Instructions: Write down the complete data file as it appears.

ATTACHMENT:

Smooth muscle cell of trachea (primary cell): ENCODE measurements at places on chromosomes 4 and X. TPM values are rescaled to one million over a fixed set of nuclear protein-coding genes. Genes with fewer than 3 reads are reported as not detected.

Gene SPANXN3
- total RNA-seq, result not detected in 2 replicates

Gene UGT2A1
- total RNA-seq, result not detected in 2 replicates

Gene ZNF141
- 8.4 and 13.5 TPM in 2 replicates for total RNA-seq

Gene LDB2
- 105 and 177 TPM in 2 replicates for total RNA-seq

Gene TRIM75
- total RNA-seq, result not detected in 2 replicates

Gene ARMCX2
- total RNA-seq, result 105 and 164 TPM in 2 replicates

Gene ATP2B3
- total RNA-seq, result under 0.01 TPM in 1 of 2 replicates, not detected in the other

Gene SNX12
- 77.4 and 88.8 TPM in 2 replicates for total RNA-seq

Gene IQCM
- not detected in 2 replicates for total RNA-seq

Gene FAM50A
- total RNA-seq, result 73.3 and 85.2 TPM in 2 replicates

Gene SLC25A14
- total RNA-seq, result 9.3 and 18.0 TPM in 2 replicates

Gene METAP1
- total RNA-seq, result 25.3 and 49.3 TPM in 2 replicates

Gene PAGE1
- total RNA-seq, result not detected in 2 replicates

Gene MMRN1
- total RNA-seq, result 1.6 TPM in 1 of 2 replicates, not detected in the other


Smooth muscle cell of trachea (primary cell): ENCODE measurements at places on chromosomes 4 and X. TPM values are rescaled to one million over a fixed set of nuclear protein-coding genes. Genes with fewer than 3 reads are reported as not detected.

Gene SPANXN3
- total RNA-seq, result not detected in 2 replicates

Gene UGT2A1
- total RNA-seq, result not detected in 2 replicates

Gene ZNF141
- 8.4 and 13.5 TPM in 2 replicates for total RNA-seq

Gene LDB2
- 105 and 177 TPM in 2 replicates for total RNA-seq

Gene TRIM75
- total RNA-seq, result not detected in 2 replicates

Gene ARMCX2
- total RNA-seq, result 105 and 164 TPM in 2 replicates

Gene ATP2B3
- total RNA-seq, result under 0.01 TPM in 1 of 2 replicates, not detected in the other

Gene SNX12
- 77.4 and 88.8 TPM in 2 replicates for total RNA-seq

Gene IQCM
- not detected in 2 replicates for total RNA-seq

Gene FAM50A
- total RNA-seq, result 73.3 and 85.2 TPM in 2 replicates

Gene SLC25A14
- total RNA-seq, result 9.3 and 18.0 TPM in 2 replicates

Gene METAP1
- total RNA-seq, result 25.3 and 49.3 TPM in 2 replicates

Gene PAGE1
- total RNA-seq, result not detected in 2 replicates

Gene MMRN1
- total RNA-seq, result 1.6 TPM in 1 of 2 replicates, not detected in the other